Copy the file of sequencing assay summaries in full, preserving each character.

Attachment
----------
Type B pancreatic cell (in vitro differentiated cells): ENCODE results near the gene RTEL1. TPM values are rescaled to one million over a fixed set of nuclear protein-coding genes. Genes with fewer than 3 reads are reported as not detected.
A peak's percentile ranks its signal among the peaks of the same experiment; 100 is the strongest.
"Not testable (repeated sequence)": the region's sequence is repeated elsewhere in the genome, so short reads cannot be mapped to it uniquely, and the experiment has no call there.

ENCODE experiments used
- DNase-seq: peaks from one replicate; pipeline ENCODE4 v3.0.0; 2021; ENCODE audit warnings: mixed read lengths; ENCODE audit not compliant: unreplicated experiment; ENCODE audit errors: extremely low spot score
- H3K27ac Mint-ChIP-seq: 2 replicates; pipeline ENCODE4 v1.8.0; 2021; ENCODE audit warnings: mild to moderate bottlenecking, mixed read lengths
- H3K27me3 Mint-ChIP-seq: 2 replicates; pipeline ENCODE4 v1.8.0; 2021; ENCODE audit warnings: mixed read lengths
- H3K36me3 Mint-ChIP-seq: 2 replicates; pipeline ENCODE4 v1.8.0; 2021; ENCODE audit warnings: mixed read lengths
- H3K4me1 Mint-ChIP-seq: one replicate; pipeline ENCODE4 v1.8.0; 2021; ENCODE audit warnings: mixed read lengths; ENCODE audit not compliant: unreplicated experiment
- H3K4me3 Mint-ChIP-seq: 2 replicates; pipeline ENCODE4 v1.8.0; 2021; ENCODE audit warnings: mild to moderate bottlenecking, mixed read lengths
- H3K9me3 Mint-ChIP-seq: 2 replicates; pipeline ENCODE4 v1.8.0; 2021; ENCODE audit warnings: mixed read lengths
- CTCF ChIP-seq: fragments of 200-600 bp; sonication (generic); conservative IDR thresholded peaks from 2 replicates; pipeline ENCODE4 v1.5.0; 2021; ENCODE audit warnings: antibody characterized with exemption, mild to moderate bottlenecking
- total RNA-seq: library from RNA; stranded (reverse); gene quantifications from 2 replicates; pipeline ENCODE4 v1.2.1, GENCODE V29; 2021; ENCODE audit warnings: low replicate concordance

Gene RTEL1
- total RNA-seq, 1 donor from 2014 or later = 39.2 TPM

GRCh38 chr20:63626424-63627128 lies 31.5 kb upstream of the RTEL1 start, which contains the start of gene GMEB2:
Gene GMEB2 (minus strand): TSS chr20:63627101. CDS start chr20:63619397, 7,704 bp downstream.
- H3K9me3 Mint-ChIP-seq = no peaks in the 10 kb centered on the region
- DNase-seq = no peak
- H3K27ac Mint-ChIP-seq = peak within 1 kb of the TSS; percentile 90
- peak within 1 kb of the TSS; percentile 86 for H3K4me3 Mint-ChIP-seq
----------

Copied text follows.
Type B pancreatic cell (in vitro differentiated cells): ENCODE results near the gene RTEL1. TPM values are rescaled to one million over a fixed set of nuclear protein-coding genes. Genes with fewer than 3 reads are reported as not detected.
A peak's percentile ranks its signal among the peaks of the same experiment; 100 is the strongest.
"Not testable (repeated sequence)": the region's sequence is repeated elsewhere in the genome, so short reads cannot be mapped to it uniquely, and the experiment has no call there.

ENCODE experiments used
- DNase-seq: peaks from one replicate; pipeline ENCODE4 v3.0.0; 2021; ENCODE audit warnings: mixed read lengths; ENCODE audit not compliant: unreplicated experiment; ENCODE audit errors: extremely low spot score
- H3K27ac Mint-ChIP-seq: 2 replicates; pipeline ENCODE4 v1.8.0; 2021; ENCODE audit warnings: mild to moderate bottlenecking, mixed read lengths
- H3K27me3 Mint-ChIP-seq: 2 replicates; pipeline ENCODE4 v1.8.0; 2021; ENCODE audit warnings: mixed read lengths
- H3K36me3 Mint-ChIP-seq: 2 replicates; pipeline ENCODE4 v1.8.0; 2021; ENCODE audit warnings: mixed read lengths
- H3K4me1 Mint-ChIP-seq: one replicate; pipeline ENCODE4 v1.8.0; 2021; ENCODE audit warnings: mixed read lengths; ENCODE audit not compliant: unreplicated experiment
- H3K4me3 Mint-ChIP-seq: 2 replicates; pipeline ENCODE4 v1.8.0; 2021; ENCODE audit warnings: mild to moderate bottlenecking, mixed read lengths
- H3K9me3 Mint-ChIP-seq: 2 replicates; pipeline ENCODE4 v1.8.0; 2021; ENCODE audit warnings: mixed read lengths
- CTCF ChIP-seq: fragments of 200-600 bp; sonication (generic); conservative IDR thresholded peaks from 2 replicates; pipeline ENCODE4 v1.5.0; 2021; ENCODE audit warnings: antibody characterized with exemption, mild to moderate bottlenecking
- total RNA-seq: library from RNA; stranded (reverse); gene quantifications from 2 replicates; pipeline ENCODE4 v1.2.1, GENCODE V29; 2021; ENCODE audit warnings: low replicate concordance

Gene RTEL1
- total RNA-seq, 1 donor from 2014 or later = 39.2 TPM

GRCh38 chr20:63626424-63627128 lies 31.5 kb upstream of the RTEL1 start, which contains the start of gene GMEB2:
Gene GMEB2 (minus strand): TSS chr20:63627101. CDS start chr20:63619397, 7,704 bp downstream.
- H3K9me3 Mint-ChIP-seq = no peaks in the 10 kb centered on the region
- DNase-seq = no peak
- H3K27ac Mint-ChIP-seq = peak within 1 kb of the TSS; percentile 90
- peak within 1 kb of the TSS; percentile 86 for H3K4me3 Mint-ChIP-seq